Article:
It’s amazing. I fought to get in that room and the project overlapped for about three and a half weeks so I was three days on Smash, four days on Leap Of Faith. It was crazy! But I fought to get in the room because this is what I have trained to do and wanted to do. I actually had moved to LA ten years ago because I knew if I had some television credits it would be easier for me to do the theater work that I love so much. It’s amazing to return to the New York stage. It is not so amazing not being received in the way that you want, but that’s part of it, too. You put it out there and you hope!

AE: A lot of actors have rituals that they do before every show. Do you have one?
LOJ:
That’s a good question. I try not to have too many. For me, being too regimented can kind of make it feel like Groundhog Day. On Broadway we do the same show every night, and I like it to feel like it’s different every night. So one thing I do is I try to shower before the show because it makes me feel like it’s at the beginning of the day, if that makes sense. But what I do is that I vary when I take the shower. I don’t take the shower at the same time every day. Sometimes I’ll take it ten minutes before I have to go onstage or I’ll take it twenty minutes after the show starts. I do like to make sure I’m in the moment and in the present, and I’m not giving this audience last night’s show. New night, new show.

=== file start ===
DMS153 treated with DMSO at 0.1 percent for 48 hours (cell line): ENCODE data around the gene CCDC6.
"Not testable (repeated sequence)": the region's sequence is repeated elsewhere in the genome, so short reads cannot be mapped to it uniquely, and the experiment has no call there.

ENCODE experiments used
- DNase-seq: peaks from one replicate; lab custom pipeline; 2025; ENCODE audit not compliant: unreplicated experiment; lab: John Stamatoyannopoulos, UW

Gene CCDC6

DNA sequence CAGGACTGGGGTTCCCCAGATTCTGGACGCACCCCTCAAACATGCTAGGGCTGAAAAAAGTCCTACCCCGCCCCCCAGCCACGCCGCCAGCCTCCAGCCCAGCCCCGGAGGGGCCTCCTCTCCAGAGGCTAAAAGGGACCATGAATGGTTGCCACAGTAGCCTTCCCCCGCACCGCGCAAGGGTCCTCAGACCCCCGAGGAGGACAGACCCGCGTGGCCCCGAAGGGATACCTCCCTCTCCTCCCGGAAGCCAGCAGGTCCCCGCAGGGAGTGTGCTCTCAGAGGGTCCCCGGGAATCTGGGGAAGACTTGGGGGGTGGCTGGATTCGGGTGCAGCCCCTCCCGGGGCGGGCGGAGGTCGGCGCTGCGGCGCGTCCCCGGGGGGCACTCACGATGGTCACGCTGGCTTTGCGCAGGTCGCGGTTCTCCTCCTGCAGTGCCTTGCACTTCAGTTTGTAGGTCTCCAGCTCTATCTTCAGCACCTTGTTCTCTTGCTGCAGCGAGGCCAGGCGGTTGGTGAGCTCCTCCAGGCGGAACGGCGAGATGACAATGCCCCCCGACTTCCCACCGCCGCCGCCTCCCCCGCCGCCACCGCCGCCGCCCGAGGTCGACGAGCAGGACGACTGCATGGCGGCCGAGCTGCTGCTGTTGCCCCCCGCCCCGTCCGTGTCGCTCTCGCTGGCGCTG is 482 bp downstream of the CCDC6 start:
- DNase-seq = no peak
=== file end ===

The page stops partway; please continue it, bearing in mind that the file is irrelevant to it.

AE: How did Smash come along for you?
LOJ:
Smash actually came as the culmination of Rent. It’s been 13 years [but] Bernard Telsey is the same casting director that I met that day when I was 16 in Philadelphia so he’s known me since I was 16. I had known our producers, Neil [Meron] and Craig [Zaden] for over two years. I met them in L.A. because I did Leap Of Faith and they saw me in that show, and we had a couple of meetings to see if there was anything that would work. Megan [Hilty] I’ve known since college… I sent my tape in like so many people did, but it was nice to know that I had so many people pulling for me in that room.

AE: Sam’s role really grew over the season, was that due to the writers/producers seeing something in you and what you were bringing to the role?
LOJ: